user nobody and test suites

Bruce Dubbs bruce.dubbs at gmail.com
Sun Mar 25 22:11:12 PDT 2007


Robert Connolly wrote:
> On Sunday March 25 2007 22:30, Dan Nicholson wrote:
>> Also, I'm wondering if there would be problems running scripts, etc.,
>> when HOME=/dev/null. The dummy user we create for coreutils is given
>> /root as it's home directory. Robert, do you see any issues running
>> the testsuites as nobody?
> 
> I used this for passwd:
> nobody:x:65534:65534:Unprivileged User:/nonexistent:/sbin/nologin
> 
> And this for group:
> nogroup:x:65533:
> nobody:x:65534:

The use of 65534 for a uid or gid is not a good idea.  It comes from old
time usage in nfs and nowhere else.  *If* nfs does not find a nobody
user, it defaults to -2.  Since the uid/gid are 16 bit numbers, this
equates to 65534.  There are two things wrong with this.  First it makes
the /var/log/wtmp look very large when viewing with ls -l.  du
/var/log/wtmp does show the correct disk usage though as it is a sparse
file but the ls -l can confuse users that don't know its a sparse file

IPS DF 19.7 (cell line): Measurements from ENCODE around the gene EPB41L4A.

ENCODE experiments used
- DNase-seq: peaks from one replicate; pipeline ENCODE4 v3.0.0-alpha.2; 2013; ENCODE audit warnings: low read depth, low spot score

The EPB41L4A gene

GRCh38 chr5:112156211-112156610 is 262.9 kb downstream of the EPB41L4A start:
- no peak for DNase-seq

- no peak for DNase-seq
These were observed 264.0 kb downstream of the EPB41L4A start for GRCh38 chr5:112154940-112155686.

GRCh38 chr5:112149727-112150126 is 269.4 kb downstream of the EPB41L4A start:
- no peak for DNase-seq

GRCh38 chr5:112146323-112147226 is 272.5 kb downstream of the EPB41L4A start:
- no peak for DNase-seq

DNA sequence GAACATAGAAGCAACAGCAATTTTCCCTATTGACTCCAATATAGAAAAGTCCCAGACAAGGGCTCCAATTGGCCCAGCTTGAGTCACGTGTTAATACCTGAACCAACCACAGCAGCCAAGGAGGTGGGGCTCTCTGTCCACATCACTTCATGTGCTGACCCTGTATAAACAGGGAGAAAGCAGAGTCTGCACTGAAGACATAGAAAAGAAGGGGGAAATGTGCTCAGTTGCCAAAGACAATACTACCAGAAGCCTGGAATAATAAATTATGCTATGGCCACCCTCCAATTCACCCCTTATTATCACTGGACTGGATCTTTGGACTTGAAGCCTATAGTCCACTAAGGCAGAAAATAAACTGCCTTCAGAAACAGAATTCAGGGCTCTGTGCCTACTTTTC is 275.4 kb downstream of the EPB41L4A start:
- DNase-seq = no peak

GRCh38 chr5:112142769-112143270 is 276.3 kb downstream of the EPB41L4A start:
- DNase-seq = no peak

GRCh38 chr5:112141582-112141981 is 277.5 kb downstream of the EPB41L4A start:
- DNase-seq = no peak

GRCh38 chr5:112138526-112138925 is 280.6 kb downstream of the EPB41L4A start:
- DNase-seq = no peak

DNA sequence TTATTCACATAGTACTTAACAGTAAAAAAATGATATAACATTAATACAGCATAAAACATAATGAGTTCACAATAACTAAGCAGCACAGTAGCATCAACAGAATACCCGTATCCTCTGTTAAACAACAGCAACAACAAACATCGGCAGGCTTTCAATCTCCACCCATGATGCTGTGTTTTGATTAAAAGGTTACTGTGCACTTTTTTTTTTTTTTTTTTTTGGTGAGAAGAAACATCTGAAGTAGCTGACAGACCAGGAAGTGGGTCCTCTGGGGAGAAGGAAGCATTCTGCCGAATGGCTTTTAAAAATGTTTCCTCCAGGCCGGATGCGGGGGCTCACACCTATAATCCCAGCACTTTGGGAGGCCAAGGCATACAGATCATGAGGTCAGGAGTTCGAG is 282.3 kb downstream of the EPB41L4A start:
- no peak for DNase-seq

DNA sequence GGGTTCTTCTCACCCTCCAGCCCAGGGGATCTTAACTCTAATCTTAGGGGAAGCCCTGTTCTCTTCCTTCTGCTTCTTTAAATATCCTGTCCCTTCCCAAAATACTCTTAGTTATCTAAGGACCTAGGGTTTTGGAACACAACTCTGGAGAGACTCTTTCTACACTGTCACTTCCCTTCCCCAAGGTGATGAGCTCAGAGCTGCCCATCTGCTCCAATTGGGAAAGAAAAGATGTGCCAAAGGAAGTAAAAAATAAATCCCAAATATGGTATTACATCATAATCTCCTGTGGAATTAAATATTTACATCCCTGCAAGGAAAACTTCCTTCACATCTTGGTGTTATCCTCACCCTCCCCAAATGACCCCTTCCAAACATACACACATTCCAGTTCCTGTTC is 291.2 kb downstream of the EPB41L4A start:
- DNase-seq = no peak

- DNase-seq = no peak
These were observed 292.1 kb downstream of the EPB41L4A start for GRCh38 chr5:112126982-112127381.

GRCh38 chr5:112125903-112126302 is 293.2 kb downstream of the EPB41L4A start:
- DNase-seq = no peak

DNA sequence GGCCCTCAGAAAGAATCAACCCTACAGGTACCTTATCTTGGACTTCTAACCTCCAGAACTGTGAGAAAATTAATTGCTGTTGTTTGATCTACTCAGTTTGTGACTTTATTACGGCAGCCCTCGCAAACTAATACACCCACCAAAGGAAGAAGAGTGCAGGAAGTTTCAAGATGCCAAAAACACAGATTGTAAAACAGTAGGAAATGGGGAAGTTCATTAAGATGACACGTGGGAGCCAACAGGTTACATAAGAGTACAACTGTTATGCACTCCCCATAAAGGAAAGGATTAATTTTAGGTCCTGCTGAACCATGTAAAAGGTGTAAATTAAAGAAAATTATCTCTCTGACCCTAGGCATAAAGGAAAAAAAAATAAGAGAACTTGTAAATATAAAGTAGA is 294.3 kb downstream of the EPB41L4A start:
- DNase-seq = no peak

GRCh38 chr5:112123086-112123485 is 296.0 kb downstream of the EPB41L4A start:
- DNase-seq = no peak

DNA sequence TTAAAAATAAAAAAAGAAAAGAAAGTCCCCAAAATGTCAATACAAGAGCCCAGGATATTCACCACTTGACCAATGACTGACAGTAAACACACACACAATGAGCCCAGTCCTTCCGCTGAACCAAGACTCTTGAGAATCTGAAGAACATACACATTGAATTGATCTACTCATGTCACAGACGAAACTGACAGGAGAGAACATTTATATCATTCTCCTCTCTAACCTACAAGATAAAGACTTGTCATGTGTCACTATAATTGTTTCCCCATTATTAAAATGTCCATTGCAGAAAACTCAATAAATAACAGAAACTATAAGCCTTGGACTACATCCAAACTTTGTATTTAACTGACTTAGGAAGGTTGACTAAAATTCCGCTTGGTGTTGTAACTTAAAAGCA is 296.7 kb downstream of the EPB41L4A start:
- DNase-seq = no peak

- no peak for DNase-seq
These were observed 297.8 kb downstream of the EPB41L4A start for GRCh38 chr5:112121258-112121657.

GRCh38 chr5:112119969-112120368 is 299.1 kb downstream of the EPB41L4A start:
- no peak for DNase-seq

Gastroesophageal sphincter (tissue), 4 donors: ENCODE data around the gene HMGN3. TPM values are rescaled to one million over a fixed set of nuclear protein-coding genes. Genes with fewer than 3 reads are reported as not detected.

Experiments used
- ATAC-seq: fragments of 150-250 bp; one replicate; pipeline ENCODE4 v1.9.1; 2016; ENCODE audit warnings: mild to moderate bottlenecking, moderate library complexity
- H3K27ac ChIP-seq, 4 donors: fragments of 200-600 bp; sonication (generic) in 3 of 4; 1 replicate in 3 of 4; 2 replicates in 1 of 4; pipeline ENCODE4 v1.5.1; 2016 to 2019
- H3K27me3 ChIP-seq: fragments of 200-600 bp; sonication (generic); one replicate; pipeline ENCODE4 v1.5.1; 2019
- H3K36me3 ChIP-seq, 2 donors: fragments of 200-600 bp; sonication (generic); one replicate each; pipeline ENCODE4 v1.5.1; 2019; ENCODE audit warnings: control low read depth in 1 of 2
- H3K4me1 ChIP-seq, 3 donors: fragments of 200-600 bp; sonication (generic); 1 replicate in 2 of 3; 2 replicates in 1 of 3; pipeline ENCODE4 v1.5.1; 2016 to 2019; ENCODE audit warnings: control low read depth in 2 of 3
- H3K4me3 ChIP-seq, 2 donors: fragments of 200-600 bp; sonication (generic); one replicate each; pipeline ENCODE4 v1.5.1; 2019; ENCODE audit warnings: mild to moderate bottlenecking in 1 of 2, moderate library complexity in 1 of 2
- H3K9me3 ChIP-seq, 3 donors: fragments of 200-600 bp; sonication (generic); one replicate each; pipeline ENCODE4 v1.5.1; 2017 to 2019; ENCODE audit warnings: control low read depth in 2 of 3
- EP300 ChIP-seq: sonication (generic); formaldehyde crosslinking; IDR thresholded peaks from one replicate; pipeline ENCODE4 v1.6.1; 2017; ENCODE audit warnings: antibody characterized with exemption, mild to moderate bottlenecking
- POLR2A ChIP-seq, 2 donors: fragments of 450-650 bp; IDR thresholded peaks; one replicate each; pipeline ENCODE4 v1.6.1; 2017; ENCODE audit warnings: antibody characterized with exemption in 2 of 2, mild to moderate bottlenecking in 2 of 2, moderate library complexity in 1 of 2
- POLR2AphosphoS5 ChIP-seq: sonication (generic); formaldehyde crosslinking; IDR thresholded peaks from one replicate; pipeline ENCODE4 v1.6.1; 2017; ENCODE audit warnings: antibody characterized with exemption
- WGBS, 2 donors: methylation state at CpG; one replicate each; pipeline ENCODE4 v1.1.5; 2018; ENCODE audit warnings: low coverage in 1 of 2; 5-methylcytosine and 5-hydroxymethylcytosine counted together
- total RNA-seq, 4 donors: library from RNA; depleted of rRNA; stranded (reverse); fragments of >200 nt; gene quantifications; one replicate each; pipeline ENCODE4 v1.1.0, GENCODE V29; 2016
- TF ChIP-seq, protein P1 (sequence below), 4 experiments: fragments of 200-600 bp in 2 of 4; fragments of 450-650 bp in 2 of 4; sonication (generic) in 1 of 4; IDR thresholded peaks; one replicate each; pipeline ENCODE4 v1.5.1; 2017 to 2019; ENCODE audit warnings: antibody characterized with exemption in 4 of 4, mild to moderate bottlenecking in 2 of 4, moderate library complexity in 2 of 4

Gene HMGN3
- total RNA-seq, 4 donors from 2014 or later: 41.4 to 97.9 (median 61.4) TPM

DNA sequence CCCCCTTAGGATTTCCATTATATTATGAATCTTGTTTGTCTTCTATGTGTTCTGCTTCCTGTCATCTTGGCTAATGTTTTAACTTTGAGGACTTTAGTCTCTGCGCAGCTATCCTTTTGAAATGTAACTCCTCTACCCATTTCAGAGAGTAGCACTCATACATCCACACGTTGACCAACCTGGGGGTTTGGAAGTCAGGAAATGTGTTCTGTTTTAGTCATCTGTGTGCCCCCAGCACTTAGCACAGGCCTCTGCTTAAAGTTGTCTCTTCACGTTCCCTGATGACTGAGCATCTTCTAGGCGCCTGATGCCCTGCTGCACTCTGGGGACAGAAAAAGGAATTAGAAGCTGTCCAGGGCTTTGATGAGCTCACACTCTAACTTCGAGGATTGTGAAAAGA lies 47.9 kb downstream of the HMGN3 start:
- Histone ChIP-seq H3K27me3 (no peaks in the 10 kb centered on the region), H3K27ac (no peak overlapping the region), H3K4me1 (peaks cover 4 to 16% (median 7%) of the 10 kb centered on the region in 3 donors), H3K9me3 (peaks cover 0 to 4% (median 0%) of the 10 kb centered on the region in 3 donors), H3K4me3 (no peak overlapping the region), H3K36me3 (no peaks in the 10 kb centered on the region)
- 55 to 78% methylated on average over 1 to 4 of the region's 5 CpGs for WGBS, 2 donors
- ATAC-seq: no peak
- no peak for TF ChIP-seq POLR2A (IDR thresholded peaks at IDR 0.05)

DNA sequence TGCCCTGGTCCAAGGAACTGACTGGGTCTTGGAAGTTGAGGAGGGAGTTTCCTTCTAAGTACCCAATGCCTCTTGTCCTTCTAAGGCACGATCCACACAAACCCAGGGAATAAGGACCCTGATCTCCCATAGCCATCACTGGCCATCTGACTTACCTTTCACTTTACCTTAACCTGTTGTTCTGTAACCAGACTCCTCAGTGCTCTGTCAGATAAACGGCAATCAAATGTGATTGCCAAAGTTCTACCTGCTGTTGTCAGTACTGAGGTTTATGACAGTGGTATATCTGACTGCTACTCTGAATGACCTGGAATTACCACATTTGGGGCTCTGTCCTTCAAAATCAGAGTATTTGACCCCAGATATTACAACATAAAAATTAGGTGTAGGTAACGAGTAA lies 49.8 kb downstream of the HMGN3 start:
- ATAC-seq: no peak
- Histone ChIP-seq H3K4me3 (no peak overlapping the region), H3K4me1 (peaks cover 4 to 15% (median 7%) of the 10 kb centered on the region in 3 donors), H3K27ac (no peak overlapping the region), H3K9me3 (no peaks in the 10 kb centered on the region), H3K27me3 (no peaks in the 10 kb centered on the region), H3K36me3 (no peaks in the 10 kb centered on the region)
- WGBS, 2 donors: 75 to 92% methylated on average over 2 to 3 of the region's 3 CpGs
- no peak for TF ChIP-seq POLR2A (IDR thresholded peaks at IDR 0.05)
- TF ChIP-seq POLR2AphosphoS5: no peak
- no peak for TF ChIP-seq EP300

(or even what a sparse file is).  If the file system does not support
sparse files, the file really is huge.

I think most modern distros use 99 for nobody as we do.  I know RedHat
does at least as far back as RH9. They do have a nfsnobody user, but
that is merely for an ls -l display if accessing a disk with very old
practices.

Secondly, if a user is able to log in somehow and the home directory
does not exist, it defaults to /.  You see this if a home directory is
on a separate partition that is not mounted.  This is why root's home
directory is always /root and not /home/root.

I highly recommend using /dev/null instead of /nonexistent.

  -- Bruce



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